Richard Grasso had plenty of company in the
New York Stock Exchange's
Compensation figures released Friday by the NYSE show that at least six top executives take home more than $1 million a year in salary and bonuses, with two executives earning about $2.7 million.
Maybe the most shocking news is that under the NYSE's lucrative retirement and long-term investment plan, 57 executives and officers of the Big Board are -- in theory -- entitled to a combined $132.5 million in deferred compensation.
Disclosure of the NYSE pay information comes about a month after furor erupted over Grasso's $139.5 million pay package, most of which included deferred pay racked up during his long tenure at the exchange. Last month Grasso was forced to resign as chairman and chief executive in light of the controversy, which has spawned calls for major reforms at the Big Board, both in the way it pays exchange officials and the way it regulates its member firms.
The new pay figures are sure to spur further controversy about the NYSE's lucrative compensation system, especially because the 211-year-old institution is currently set up as a not-for-profit company. It's hard to imagine executives at any other not-for-profit company reaping such generous retirement packages.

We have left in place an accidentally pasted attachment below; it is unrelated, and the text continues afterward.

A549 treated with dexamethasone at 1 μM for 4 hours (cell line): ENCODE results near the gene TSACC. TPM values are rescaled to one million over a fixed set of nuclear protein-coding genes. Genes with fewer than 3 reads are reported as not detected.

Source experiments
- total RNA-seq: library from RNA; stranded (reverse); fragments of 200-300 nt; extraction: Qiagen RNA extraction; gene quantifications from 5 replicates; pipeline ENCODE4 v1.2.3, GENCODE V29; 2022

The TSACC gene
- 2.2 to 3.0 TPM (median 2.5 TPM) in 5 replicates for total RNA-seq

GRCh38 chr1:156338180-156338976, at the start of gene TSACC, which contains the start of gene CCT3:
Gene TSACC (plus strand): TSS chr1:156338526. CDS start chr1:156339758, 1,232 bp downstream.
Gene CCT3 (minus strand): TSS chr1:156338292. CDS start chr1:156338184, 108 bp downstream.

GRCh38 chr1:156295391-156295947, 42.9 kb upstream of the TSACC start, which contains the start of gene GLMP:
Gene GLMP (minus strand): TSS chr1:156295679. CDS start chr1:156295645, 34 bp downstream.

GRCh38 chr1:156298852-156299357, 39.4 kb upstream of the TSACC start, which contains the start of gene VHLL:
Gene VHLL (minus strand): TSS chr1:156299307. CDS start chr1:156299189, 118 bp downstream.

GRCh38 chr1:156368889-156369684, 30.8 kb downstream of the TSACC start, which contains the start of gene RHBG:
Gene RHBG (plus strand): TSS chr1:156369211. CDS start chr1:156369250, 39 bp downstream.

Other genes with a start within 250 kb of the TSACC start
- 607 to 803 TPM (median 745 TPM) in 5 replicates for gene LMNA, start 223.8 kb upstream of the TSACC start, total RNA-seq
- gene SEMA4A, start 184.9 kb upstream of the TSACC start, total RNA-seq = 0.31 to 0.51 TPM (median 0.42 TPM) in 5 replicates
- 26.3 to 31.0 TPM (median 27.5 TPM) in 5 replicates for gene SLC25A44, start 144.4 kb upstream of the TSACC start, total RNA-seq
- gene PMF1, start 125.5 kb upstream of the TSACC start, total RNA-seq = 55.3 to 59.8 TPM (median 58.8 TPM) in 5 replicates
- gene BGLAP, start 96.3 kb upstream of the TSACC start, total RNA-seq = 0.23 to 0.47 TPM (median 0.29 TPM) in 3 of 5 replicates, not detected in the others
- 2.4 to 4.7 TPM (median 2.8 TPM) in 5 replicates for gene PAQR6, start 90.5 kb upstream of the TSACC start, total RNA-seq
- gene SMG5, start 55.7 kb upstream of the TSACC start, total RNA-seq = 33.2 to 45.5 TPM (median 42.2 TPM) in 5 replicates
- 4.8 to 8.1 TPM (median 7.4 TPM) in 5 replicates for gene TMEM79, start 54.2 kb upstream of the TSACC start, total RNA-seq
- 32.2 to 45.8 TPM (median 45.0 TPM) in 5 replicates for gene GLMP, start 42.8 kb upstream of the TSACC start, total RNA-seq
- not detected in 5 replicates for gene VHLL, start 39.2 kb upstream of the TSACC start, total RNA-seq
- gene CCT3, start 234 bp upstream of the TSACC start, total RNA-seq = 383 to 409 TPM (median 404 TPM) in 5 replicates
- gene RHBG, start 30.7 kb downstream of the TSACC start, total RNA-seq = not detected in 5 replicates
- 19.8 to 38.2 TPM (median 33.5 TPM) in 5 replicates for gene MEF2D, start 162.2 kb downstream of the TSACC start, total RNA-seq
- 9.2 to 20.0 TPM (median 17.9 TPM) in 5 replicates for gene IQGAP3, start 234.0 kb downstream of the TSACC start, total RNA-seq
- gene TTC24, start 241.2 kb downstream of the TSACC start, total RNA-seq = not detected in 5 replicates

The lucrative retirement packages and annual salaries also must be causing fits of jealousy over at the
Securities and Exchange Commission
, where government lawyers often make less than $75,000 a year.
In all, fewer than a dozen NYSE top officers make more than $1 million a year, but NYSE Interim Chairman and Chief Executive John Reed released information about the pay packages for only six of them. The NYSE declined to provide a specific number, except to say it was "less than 12" employees.
At top of the heap are Robert Britz and Catherine Kinney, the NYSE's co-presidents and co-chief operating officers. Both took home about $2.7 million in salary and bonuses in 2002 and each stands to collect $22 million in deferred payments if and when they retire at 65.
An NYSE official said the deferred pay represents money "earned" by each executive, but not fully vested. To receive that money in full, the executives would have to work until a retirement age of at least 65.
So if some of those officials left the exchange before they reached 65, they would take home less in deferred pay.
That means Britz, 52, and Kinney, 50, each will have to work several more years at the NYSE in order to receive the full deferred compensation.